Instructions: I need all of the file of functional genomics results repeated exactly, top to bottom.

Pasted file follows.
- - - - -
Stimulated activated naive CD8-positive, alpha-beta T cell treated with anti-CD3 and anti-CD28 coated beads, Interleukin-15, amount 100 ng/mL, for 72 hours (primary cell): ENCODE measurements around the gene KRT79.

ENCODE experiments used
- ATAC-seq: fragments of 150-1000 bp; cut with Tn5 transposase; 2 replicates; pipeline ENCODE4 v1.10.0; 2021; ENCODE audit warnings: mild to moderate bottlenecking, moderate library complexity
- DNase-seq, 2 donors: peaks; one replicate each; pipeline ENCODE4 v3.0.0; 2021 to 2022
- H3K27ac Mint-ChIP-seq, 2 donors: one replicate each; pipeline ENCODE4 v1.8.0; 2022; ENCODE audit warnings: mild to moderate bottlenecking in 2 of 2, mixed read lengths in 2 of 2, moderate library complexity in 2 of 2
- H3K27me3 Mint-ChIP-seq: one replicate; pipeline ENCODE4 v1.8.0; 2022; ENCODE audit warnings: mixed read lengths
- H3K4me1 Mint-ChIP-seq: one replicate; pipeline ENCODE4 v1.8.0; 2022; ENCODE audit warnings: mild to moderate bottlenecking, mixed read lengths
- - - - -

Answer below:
Stimulated activated naive CD8-positive, alpha-beta T cell treated with anti-CD3 and anti-CD28 coated beads, Interleukin-15, amount 100 ng/mL, for 72 hours (primary cell): ENCODE measurements around the gene KRT79.

ENCODE experiments used
- ATAC-seq: fragments of 150-1000 bp; cut with Tn5 transposase; 2 replicates; pipeline ENCODE4 v1.10.0; 2021; ENCODE audit warnings: mild to moderate bottlenecking, moderate library complexity
- DNase-seq, 2 donors: peaks; one replicate each; pipeline ENCODE4 v3.0.0; 2021 to 2022
- H3K27ac Mint-ChIP-seq, 2 donors: one replicate each; pipeline ENCODE4 v1.8.0; 2022; ENCODE audit warnings: mild to moderate bottlenecking in 2 of 2, mixed read lengths in 2 of 2, moderate library complexity in 2 of 2
- H3K27me3 Mint-ChIP-seq: one replicate; pipeline ENCODE4 v1.8.0; 2022; ENCODE audit warnings: mixed read lengths
- H3K4me1 Mint-ChIP-seq: one replicate; pipeline ENCODE4 v1.8.0; 2022; ENCODE audit warnings: mild to moderate bottlenecking, mixed read lengths